Los Angeles, of course, is known for its cultural diversity. And for decades, the city's live music programmers have worked hard to capture that at venues ranging from concert halls and stadiums to churches, parks, and beaches.
Armenian-American Nova Safo has been pondering the possibilities too. A trained opera singer and music director, he's also a long-time public radio producer.
In creating LA Tapestries, a new vocal music series, he's put all his skills to work. The first performance in the Series was Sunday, September 10, and focused on Tin Pan Alley.
Here's a Q&A with Nova Safo about "Tin Pan Alley to Broadway," which kicked off at at 4:00 PM this past Sunday at the Unitarian Universalist Church in Santa Monica. A $10 donation is suggested.
Q: Why is Tin Pan Alley important, both as an era and a place?
A: Tin Pan Alley was a stretch of 28th Street in New York Cit, now part of the Flatiron District. All the major music writers and publishers were located there in the early 1900s. The name came because many thought all the clinking pianos in the various publishers' offices sounded like tin pans rattling.
This little stretch of street produced some of the most influential music in America's history. It's where many popular songs came from, some later elaborated on by jazz musicians. To this day songs such as Blue Skies and Someone to Watch Over Me are thought of as jazz standards. But they were originally Tin Pan Alley songs. The songs also found their way into Broadway musicals, especially since many of the composers at that time were writing for Broadway shows too.
Q How did you pick the songs in the program?
We wanted to make sure to include a broad scope of songs -- starting with one of the first hit songs of the era written in 1899, all the way to contemporary musicals that can trace their musical influences back to Tin Pan Alley. For example, we have a tune from the musical Ragtime and even some Andrew Lloyd Weber, who composed in a tuneful, lyrical way that is reminiscent of some of the best ballads of Tin Pan Alley.
Q: Tell me about the artists in the concert.
Well, we have baritone Jeff Griggs, who is the definition of a renaissance man. He paints, his work has been honored by an invitation to the White House. He is an accomplished actor, he was a cast member on Days of Our Lives. And he is a fantastic singer .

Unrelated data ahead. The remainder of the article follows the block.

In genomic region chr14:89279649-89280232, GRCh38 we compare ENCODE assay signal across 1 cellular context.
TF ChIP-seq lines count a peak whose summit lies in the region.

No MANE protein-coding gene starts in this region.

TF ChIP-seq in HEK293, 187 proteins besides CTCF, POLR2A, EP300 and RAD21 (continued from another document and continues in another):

Soprano Katharine Terray and I sang together in a performance of Donizetti's delightful comic opera The Elixir of Love. That was in 2006. And I've been waiting for a good opportunity to work with her again. She possesses an enchantingly beautiful voice, and is an absolutely disarming presence on stage. Best of all, she has an operatically trained voice that can easily slip into the delicate, nuanced passages of Tin Pan Alley songs.
Finally, pianist Louis Durra is an accomplished jazz musician who can spin exciting, surprising and delightful improvisational passages. He is also a composer, so he can look at a piece of music from a composer's point of view. And that's a real gift for the rest of us, because he brings so much insight and intuitive understanding to the music.
Q: Why have a concert series dedicated to solo vocal pieces?
There are quite a few chamber music series in Southern California. But very few feature solo vocal performances, let alone do they dedicate an entire series to the voice. And I think that's a real shame and a disservice to the audience, because there is so much wonderful vocal music to explore. There are choirs who handle the choral repertoire. So we are focusing on the solo voice.
Also, the solo vocal repertoire is where we can most readily explore the other main focus of our concert series -- the various cultural traditions that exist in Los Angeles. Our future concerts will include music in Armenian, Russian, Hebrew, Spanish, Persian, German, Italian, French and other languages and cultural traditions.
Q: What are the other concerts coming up in the series?
Our Tin Pan Alley songs concert is the first concert of our inaugural season. We will have two others. On December 12, we present "Great Composers Get Spiritual," with the music of Schubert, Beethoven, Mozart, and others. We will focus on how these composers dealt with questions of spirituality in their music.
And on March 20 of next year, we have our folk songs concert. The most exciting element of that concert is a performance by San Francisco-based mezzo soprano Raeeka Shehabi-Yaghmai, who will perform Persian songs in classical vocal settings on the occasion of the Persian New Year. There's more information about our concerts on our website, LATapestries.com.